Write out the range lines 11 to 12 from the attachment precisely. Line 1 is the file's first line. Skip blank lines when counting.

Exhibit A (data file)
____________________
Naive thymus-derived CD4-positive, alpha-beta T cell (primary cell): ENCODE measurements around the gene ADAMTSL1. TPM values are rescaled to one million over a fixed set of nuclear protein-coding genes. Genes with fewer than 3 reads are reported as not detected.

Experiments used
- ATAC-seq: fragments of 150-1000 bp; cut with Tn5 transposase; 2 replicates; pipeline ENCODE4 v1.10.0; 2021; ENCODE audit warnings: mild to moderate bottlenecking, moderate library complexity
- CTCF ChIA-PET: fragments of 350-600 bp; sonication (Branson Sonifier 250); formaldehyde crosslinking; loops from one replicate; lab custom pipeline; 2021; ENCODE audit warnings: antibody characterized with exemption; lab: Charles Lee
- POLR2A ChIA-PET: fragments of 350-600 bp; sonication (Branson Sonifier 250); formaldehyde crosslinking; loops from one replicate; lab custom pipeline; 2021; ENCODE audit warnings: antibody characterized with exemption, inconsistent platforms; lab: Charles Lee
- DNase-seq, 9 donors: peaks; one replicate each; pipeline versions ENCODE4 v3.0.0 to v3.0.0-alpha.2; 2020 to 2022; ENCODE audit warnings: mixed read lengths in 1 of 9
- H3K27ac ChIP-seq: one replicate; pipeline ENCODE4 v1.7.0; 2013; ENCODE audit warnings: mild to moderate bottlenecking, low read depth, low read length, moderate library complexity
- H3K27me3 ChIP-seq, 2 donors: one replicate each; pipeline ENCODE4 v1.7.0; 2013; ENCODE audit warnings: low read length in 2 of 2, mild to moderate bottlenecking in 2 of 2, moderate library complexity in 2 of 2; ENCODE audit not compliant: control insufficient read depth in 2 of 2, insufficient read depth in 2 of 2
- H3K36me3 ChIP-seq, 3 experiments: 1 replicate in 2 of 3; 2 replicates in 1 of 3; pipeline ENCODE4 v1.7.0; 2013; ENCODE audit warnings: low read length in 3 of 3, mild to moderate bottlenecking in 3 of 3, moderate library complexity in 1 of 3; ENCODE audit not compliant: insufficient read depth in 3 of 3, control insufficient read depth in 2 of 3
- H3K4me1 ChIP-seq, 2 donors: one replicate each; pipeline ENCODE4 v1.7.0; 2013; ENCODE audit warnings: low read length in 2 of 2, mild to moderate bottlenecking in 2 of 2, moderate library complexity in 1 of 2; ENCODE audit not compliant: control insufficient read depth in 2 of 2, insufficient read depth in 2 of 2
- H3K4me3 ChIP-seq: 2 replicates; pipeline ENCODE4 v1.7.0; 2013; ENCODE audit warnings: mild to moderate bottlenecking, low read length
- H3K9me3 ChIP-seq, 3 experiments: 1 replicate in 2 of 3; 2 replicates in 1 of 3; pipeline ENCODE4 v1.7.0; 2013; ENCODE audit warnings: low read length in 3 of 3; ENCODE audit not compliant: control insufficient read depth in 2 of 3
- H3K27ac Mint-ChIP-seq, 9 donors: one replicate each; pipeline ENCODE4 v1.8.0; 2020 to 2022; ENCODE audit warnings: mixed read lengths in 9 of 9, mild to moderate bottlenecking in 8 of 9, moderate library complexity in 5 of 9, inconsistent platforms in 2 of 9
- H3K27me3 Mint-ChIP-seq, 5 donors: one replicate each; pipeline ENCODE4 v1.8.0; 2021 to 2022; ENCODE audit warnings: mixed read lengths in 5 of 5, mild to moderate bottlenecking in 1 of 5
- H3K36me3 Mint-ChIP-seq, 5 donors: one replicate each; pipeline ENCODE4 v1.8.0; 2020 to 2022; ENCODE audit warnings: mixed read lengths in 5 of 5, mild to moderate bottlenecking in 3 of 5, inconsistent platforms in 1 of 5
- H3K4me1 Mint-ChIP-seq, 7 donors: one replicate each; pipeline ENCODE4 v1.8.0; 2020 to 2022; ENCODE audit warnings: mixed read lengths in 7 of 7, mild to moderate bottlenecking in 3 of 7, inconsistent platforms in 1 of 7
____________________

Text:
- H3K4me3 ChIP-seq: 2 replicates; pipeline ENCODE4 v1.7.0; 2013; ENCODE audit warnings: mild to moderate bottlenecking, low read length
- H3K9me3 ChIP-seq, 3 experiments: 1 replicate in 2 of 3; 2 replicates in 1 of 3; pipeline ENCODE4 v1.7.0; 2013; ENCODE audit warnings: low read length in 3 of 3; ENCODE audit not compliant: control insufficient read depth in 2 of 3